O Worship The Meek King—Matthew 21:1-14

20170409FBCAM [Palm Sunday]

Levi Durfey 




Who or what do people tend to want to worship? It is whoever or whatever they think will be able to fulfill their needs and wants. 


Israel, when they were led out of Egypt by way of the Red Sea, eagerly worshiped the Lord. And why not? He had given them what they had wanted—freedom.


But let Moses disappear on a mountain for forty days to receive the law from God, what happens? 


1 And when the people saw that Moses delayed to come down out of the mount, the people gathered themselves together unto Aaron, and said unto him, Up, make us gods, which shall go before us; for as for this Moses, the man that brought us up out of the land of Egypt, we wot not what is become of him. (Exodus 32:1)


The Lord disengaged for a short time, which the people interpreted as weakness. So they decided it was time to find some other god to lead them. 


People will worship whatever will give them what they want or need. Which brings us to our text in Matthew 21. Why were the people worshiping Jesus as he entered into Jerusalem? Let’s take a look—




Matthew 21:1 And when they drew nigh unto Jerusalem, and were come to Bethphage, unto the mount of Olives, then sent Jesus two disciples, 


Jesus had been on the open road in Galilee for most of his ministry. Each year, at Passover, he would come to Jerusalem. 


Passover was the most important week on the Jewish calendar.Jerusalem was a busy place during this time. 


We don’t know exactly what the population was at the time, but we know it swelled greatly during Passover (a conservative estimate is that Jerusalem grew from 50,000 to 250,000 people).


Now add livestock. One census report from the time period said that 250,000 lambs were bought, sold, and sacrificed during Passover week (Keller, 170).


Jesus had chosen the most dramatic time for his presentation as the King. For months and years, Jesus had tried to stay under the radar. He would even tell people on occasion, to not talk about who he really was. 


Now, in the last week of his ministry, he was willing to open the floodgates of acclaim and praise that would propel him to the cross as the leadership would try to stop him (see verse 15).


He knew that while on Palm Sunday the crowds would praise him, the Jewish leadership would be so irritated and afraid, that they would get the crowds to shout “Crucify him” by Friday.


Traveling up the road from Jericho to Jerusalem, he approached a village just a couple miles from Jerusalem. Then, turning to two of his disciples and…


Matthew 21:2 Saying unto them, Go into the village over against you, and straightway ye shall find an ass tied, and a colt with her: loose them, and bring them unto me. 

Matthew 21:3 And if any man say ought unto you, ye shall say, The Lord hath need of them; and straightway he will send them. 


How did Jesus, in his human incarnation, know about the donkey? Jesus evidently relied on his divine omniscience, or the Father told him what he needed to know in a time of prayer. 


Either way, the real question for me, is…why a donkey? I can understand why he didn’t want a camel, but why not a mighty war-horse?


We know from history that when a king came as a conqueror, he came on a war-horse. But when he came in peace, it was on a donkey. 


A donkey, by the way, is often a lowly-regard creature in our culture—“stubborn as a mule” is one of the nicer sayings that we have about the creatures. But in that culture, the donkey was a noble animal, on the same level as a horse.


So coming in on a donkey would mean that Jesus came in peace, to win the hearts of people through love, not a sword. But Matthew also informs us that this was a fulfillment of prophecy.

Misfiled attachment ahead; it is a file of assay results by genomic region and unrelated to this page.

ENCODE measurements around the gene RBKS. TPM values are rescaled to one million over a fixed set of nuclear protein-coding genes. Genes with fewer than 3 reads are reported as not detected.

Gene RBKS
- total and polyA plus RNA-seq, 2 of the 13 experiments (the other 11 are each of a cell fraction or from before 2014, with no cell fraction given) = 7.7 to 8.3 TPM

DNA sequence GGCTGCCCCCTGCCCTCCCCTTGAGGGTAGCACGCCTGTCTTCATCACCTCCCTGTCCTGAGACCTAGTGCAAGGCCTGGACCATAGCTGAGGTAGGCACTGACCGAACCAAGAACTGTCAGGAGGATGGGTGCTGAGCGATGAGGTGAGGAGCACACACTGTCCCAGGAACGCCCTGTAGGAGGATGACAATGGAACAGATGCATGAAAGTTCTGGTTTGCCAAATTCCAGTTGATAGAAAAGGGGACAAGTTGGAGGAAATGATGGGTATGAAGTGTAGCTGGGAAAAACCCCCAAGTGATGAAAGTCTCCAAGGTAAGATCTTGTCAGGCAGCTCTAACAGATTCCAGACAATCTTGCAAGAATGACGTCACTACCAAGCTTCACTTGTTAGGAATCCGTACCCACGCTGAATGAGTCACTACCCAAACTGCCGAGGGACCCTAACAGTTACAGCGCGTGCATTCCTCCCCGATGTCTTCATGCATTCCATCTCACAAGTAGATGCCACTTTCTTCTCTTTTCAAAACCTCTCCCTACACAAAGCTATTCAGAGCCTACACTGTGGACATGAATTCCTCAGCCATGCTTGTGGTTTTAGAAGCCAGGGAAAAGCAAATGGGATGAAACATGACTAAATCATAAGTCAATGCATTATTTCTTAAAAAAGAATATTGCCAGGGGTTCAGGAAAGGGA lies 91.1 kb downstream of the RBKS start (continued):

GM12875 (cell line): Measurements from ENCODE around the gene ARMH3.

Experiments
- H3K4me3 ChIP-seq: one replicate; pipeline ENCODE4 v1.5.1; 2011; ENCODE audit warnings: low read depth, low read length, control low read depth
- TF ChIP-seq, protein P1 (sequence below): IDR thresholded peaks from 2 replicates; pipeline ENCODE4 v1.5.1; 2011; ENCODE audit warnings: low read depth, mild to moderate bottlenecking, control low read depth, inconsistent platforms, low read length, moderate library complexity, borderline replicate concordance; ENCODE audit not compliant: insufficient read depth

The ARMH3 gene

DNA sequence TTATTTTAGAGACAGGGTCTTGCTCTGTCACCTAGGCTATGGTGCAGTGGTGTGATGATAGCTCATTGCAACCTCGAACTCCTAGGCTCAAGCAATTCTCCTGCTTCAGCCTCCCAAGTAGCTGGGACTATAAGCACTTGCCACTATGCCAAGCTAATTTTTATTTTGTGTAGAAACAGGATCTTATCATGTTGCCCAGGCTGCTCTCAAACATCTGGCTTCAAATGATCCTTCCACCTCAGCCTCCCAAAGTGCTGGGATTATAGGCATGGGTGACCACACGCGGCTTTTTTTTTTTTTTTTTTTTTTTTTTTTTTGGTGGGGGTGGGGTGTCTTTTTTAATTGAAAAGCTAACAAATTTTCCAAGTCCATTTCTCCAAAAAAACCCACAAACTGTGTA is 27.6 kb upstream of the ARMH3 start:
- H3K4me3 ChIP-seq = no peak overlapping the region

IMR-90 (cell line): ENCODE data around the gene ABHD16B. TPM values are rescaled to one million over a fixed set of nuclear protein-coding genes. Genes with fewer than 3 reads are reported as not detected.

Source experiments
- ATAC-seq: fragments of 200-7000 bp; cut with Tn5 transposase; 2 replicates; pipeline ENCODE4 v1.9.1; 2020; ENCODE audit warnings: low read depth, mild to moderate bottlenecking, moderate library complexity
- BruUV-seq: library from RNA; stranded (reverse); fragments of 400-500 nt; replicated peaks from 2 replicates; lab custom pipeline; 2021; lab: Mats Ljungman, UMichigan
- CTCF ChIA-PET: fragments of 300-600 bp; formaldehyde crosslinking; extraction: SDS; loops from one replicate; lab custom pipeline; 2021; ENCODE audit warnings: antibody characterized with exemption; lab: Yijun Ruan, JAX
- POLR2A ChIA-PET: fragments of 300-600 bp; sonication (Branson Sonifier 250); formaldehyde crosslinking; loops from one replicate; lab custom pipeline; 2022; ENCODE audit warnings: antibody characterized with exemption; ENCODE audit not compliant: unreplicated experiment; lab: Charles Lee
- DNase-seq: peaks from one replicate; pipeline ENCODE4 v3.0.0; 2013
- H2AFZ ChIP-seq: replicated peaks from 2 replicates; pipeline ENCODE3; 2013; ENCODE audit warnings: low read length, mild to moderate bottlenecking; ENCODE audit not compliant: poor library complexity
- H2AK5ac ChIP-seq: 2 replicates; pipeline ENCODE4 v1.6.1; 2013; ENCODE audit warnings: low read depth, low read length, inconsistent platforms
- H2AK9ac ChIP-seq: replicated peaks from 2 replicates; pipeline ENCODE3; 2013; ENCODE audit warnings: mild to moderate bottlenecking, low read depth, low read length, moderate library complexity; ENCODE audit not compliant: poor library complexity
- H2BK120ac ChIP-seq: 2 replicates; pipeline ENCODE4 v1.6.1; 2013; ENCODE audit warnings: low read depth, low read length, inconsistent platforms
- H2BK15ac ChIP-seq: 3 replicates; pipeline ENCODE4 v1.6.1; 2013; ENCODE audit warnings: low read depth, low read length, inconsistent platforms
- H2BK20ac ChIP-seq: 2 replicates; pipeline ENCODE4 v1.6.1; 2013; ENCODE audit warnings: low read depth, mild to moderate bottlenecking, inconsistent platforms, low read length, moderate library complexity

Matthew 21:4 All this was done, that it might be fulfilled which was spoken by the prophet, saying [in Zechariah 9:9], 

Matthew 21:5 Tell ye the daughter of Sion, Behold, thy King cometh unto thee, meek, and sitting upon an ass, and a colt the foal of an ass. 


Zechariah had written this prophecy some 500 years before. In it, he indicates that the Messiah would come in peace because he would be on the animal of peace—a donkey.


But Zechariah also emphasized the peaceful character of Jesus with the use of the word, “meek” (πραΰς, JNSM). It means “to not being overly impressed by a sense of one’s self-importance, gentle, humble, considerate” (BDAG, 861).


This particular Greek word is only used four times in the New Testament (Matthew 5:5, Matthew 11:29, 1 Peter 3:4). The one other use that refers to Jesus is in Matthew 11—


28 Come unto me, all ye that labour and are heavy laden, and I will give you rest. 29 Take my yoke upon you, and learn of me; for I am meek and lowly in heart: and ye shall find rest unto your souls. 30 For my yoke is easy, and my burden is light. (Matthew 11:28–30)


In this passage Jesus is offering the rest of salvation to those who are struggling spiritually to keep the law by their own effort. It’s impossible to get to Heaven by your own works. 


The burden and guilt of our sins will never be removed through our efforts.


Jesus says to take his yoke. Unlike sin and guilt, he is a “meek and lowly in heart” kind of master.  


That Jesus is “lowly in heart” indicates that being meek and humble is at the core of his being. This isn’t something that Jesus pretends to be—he really is meek and humble. It’s his default setting.


A song that we used to sing at the church in Minnesota was called Meekness and Majesty—


Meekness and majesty manhood and deity

In perfect harmony the Man who is God

Lord of eternity dwells in humanity

Kneels in humility and washes our feet



O what a mystery meekness and majesty

Bow down and worship for this is your God

This is your God


Father’s pure radiance perfect in innocence

Yet learns obedience to death on a cross

Suffering to give us life

Conquering through sacrifice

And as they crucify prays Father forgive


Wisdom unsearchable God the invisible

Love indestructible in frailty appears

Lord of infinity stooping so tenderly

Lifts our humanity to the heights of His throne


Of course, one of our biggest hangups about being meek is that it seems to mean that we should be pushovers. 


Meekness isn’t about being a pushover. Was Jesus a pushover? Notice what happens after Jesus enters the city:


Matthew 21:12 And Jesus went into the temple of God, and cast out all them that sold and bought in the temple, and overthrew the tables of the moneychangers, and the seats of them that sold doves, 

Matthew 21:13 And said unto them, It is written, My house shall be called the house of prayer; but ye have made it a den of thieves [Isaiah 56:7; Jeremiah 7:11].